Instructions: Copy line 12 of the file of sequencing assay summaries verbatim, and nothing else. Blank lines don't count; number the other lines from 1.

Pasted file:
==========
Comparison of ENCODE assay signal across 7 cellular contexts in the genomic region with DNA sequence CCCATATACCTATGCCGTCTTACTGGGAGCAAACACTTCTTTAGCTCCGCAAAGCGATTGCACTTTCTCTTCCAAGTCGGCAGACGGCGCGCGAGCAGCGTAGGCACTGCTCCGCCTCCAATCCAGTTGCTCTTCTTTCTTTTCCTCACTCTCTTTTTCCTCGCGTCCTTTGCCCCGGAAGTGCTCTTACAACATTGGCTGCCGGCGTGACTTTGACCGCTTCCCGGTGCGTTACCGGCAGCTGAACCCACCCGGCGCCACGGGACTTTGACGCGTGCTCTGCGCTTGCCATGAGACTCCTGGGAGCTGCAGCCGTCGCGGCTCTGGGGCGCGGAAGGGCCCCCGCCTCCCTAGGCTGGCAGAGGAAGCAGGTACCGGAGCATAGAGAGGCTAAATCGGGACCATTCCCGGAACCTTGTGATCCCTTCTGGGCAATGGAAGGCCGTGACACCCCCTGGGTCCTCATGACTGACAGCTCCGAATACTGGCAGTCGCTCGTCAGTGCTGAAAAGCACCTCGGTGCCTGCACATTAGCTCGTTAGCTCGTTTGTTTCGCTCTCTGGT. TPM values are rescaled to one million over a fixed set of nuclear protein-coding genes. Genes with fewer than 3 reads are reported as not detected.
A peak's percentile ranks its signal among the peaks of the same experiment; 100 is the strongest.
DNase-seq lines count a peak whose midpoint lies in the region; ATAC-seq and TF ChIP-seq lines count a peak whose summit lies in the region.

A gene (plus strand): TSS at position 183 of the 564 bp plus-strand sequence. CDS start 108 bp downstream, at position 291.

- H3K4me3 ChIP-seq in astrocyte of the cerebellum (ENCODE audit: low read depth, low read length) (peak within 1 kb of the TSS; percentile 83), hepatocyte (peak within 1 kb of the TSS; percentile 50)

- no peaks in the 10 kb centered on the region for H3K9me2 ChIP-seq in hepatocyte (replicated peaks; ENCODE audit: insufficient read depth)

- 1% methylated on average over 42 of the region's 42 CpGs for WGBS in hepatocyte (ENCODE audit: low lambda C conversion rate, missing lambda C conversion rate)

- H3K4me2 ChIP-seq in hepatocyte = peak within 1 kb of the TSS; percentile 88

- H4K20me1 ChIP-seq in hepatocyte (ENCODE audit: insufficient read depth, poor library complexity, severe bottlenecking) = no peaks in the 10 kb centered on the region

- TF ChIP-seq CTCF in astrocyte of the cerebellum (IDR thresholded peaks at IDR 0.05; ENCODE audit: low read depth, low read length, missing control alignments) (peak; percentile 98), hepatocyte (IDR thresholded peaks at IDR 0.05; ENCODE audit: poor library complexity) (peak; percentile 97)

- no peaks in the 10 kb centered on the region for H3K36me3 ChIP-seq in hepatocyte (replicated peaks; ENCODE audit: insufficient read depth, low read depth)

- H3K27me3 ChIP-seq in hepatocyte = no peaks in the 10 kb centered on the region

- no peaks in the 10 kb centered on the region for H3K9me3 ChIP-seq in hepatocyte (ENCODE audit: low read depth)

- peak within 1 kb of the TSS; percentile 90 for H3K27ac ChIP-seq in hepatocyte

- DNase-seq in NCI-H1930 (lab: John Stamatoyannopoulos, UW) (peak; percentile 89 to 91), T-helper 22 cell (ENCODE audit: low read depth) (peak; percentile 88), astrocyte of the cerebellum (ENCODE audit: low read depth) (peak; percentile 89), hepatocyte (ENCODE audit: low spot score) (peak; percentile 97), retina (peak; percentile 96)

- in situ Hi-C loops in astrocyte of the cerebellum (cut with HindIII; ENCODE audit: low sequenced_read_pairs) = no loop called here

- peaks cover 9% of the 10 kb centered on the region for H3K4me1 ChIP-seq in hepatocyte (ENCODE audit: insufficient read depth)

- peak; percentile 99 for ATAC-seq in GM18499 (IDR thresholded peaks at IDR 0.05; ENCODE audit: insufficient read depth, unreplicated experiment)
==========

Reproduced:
- H3K27me3 ChIP-seq in hepatocyte = no peaks in the 10 kb centered on the region